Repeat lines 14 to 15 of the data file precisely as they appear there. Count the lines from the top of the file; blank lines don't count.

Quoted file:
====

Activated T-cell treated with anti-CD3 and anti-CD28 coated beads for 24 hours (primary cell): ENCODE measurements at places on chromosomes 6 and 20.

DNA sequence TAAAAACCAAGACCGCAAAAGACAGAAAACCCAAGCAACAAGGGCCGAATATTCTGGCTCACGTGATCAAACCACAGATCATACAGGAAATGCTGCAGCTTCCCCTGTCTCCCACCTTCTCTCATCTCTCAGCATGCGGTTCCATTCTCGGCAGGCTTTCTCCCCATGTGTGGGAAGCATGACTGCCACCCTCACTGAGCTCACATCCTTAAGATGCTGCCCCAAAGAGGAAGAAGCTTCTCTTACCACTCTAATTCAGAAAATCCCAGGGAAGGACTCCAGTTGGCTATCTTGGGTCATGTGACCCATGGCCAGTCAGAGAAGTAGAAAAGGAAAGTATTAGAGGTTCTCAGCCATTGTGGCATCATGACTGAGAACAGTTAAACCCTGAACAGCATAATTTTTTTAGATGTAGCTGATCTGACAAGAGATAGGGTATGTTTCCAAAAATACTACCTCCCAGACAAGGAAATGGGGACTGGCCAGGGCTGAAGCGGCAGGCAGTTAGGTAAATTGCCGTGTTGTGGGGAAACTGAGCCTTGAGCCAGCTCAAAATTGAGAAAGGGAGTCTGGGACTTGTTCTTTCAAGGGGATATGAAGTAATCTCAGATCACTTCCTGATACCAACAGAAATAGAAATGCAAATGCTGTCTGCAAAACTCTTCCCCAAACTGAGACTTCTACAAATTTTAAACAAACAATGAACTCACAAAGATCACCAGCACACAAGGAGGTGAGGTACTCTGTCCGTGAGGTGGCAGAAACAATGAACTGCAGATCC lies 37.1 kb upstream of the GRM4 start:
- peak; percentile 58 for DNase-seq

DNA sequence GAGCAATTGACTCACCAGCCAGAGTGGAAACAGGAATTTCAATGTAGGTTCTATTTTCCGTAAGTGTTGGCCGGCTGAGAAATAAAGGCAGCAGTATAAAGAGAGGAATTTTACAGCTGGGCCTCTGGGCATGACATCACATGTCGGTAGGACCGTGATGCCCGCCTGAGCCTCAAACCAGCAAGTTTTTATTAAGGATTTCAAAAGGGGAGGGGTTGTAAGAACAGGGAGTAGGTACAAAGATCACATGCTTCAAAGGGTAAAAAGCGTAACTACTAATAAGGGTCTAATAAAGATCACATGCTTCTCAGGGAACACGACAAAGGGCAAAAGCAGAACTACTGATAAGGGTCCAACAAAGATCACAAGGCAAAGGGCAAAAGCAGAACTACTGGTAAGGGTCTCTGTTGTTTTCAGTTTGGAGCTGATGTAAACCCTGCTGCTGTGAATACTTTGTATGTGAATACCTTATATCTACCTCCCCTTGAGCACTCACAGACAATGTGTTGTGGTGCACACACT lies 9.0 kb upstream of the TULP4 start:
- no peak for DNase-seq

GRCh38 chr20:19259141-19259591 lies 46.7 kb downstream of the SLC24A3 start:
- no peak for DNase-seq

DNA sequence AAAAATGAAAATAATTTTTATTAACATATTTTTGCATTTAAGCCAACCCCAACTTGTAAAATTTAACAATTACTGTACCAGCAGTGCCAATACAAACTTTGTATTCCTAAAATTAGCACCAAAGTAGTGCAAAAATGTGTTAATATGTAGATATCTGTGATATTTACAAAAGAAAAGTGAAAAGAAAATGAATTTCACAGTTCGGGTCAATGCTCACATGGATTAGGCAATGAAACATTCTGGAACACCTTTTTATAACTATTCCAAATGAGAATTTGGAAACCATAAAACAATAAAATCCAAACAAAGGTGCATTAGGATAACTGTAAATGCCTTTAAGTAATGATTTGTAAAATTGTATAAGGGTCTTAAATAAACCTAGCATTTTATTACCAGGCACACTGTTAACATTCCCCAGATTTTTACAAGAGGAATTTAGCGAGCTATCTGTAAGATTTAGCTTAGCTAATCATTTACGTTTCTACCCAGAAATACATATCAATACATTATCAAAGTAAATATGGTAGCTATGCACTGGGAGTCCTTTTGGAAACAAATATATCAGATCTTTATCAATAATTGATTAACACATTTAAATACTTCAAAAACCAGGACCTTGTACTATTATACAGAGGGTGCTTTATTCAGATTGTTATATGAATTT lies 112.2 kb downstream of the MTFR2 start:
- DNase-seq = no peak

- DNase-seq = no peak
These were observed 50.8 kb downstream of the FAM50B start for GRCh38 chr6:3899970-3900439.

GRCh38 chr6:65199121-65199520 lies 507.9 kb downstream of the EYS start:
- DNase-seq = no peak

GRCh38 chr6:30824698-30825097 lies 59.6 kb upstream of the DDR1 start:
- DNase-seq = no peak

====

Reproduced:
GRCh38 chr6:30824698-30825097 lies 59.6 kb upstream of the DDR1 start:
- DNase-seq = no peak